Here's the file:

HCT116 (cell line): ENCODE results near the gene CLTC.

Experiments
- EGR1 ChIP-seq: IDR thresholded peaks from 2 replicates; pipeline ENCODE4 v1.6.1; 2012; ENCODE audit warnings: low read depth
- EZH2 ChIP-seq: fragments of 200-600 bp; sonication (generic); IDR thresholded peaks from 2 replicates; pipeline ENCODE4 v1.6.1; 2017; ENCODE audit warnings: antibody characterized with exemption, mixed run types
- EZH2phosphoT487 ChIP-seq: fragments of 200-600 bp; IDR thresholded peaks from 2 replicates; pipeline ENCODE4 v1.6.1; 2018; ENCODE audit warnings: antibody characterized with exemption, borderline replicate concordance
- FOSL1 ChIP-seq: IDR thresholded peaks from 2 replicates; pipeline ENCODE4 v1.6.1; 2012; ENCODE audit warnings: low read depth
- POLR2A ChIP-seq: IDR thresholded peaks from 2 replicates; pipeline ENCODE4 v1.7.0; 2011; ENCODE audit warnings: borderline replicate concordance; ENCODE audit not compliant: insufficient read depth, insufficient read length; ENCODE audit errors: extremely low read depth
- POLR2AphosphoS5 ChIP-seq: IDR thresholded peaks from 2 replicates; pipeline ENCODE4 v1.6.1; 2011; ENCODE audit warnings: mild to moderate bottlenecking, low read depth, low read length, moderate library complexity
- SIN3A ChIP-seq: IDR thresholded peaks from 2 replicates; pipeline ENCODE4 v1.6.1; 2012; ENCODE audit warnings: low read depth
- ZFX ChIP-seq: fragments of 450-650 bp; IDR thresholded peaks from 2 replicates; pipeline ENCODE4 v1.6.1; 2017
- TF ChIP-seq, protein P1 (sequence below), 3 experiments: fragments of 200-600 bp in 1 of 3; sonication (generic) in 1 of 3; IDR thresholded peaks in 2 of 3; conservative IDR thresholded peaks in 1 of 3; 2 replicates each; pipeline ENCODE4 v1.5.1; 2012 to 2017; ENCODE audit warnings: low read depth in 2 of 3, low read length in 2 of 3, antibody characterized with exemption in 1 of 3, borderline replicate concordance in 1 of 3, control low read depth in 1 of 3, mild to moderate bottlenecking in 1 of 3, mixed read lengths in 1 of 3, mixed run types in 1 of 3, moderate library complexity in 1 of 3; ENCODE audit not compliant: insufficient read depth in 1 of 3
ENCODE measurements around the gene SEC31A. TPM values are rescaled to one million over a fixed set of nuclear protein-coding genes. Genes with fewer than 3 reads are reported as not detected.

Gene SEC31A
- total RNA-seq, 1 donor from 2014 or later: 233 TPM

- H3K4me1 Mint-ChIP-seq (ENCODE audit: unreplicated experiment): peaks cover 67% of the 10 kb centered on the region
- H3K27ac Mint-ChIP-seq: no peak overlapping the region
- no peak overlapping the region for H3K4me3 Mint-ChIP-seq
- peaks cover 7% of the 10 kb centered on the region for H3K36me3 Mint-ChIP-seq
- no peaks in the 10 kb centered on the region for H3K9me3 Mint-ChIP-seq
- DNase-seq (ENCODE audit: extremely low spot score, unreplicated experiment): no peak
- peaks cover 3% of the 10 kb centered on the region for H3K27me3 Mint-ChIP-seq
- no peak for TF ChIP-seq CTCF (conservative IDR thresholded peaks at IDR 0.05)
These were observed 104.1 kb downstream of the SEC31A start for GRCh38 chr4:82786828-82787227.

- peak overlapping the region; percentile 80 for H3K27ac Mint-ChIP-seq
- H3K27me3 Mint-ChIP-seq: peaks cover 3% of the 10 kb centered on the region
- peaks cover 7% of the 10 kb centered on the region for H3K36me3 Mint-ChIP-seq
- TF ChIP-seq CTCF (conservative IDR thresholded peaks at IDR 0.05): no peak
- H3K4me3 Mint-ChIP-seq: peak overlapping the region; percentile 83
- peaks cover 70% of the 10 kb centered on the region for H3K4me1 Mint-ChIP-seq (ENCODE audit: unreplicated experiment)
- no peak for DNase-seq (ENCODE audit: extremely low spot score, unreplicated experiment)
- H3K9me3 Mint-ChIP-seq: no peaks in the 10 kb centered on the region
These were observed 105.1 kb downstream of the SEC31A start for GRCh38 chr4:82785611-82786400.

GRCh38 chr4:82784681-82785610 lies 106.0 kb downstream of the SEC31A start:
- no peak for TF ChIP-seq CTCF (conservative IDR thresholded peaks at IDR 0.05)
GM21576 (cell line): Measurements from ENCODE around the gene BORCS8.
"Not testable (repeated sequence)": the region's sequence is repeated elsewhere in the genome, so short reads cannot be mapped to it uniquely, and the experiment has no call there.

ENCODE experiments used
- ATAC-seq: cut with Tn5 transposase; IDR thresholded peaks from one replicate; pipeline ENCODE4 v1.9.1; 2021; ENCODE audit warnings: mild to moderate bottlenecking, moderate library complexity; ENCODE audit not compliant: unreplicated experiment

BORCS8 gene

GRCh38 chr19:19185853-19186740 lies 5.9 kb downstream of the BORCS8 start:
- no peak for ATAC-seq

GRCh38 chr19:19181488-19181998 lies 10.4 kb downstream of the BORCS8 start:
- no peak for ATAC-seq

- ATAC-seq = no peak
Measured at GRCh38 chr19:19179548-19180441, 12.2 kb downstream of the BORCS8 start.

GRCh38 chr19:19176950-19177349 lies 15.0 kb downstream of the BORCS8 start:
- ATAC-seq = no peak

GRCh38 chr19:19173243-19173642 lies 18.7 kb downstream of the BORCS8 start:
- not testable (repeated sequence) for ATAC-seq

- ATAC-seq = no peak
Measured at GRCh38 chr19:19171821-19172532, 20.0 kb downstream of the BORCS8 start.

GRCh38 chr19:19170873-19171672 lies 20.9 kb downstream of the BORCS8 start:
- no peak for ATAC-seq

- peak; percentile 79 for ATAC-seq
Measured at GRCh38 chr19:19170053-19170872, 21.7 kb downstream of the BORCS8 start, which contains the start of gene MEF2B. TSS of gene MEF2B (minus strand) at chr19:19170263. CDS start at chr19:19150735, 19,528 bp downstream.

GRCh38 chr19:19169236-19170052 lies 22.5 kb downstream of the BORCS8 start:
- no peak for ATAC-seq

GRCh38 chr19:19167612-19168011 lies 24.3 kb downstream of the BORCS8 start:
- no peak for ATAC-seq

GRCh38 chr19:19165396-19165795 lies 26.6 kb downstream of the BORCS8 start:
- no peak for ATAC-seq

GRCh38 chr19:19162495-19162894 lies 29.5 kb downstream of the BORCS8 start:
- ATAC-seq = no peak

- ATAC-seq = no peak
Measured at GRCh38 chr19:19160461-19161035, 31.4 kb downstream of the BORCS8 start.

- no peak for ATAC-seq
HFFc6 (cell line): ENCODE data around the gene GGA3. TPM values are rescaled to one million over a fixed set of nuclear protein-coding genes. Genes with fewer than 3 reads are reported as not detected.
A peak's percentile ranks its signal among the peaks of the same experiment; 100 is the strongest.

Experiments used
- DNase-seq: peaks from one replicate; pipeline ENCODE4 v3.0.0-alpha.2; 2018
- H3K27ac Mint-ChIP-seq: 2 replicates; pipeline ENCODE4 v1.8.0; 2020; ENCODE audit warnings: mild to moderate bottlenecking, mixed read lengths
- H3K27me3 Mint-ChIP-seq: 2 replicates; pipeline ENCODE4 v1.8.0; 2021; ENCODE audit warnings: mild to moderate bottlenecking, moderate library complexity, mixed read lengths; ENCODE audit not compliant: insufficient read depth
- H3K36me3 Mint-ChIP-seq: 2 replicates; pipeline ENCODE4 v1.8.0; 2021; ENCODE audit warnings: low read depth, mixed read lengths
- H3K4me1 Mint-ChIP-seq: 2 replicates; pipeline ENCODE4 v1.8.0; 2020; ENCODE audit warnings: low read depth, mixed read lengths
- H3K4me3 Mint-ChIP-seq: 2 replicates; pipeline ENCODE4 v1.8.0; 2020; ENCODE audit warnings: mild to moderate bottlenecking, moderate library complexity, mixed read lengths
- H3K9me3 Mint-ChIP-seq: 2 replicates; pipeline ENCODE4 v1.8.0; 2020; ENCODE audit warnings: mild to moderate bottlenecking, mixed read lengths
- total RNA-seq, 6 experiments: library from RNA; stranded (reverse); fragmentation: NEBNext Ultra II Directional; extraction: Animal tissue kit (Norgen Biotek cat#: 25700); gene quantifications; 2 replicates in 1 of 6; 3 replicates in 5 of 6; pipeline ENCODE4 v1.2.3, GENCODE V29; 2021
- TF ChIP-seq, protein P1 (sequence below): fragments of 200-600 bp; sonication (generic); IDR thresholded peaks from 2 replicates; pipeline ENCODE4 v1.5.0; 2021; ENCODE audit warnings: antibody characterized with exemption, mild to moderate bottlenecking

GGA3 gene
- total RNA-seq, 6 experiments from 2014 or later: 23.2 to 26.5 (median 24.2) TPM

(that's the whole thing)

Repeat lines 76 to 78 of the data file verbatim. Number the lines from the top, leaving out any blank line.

- H3K9me3 Mint-ChIP-seq: 2 replicates; pipeline ENCODE4 v1.8.0; 2020; ENCODE audit warnings: mild to moderate bottlenecking, mixed read lengths
- total RNA-seq, 6 experiments: library from RNA; stranded (reverse); fragmentation: NEBNext Ultra II Directional; extraction: Animal tissue kit (Norgen Biotek cat#: 25700); gene quantifications; 2 replicates in 1 of 6; 3 replicates in 5 of 6; pipeline ENCODE4 v1.2.3, GENCODE V29; 2021
- TF ChIP-seq, protein P1 (sequence below): fragments of 200-600 bp; sonication (generic); IDR thresholded peaks from 2 replicates; pipeline ENCODE4 v1.5.0; 2021; ENCODE audit warnings: antibody characterized with exemption, mild to moderate bottlenecking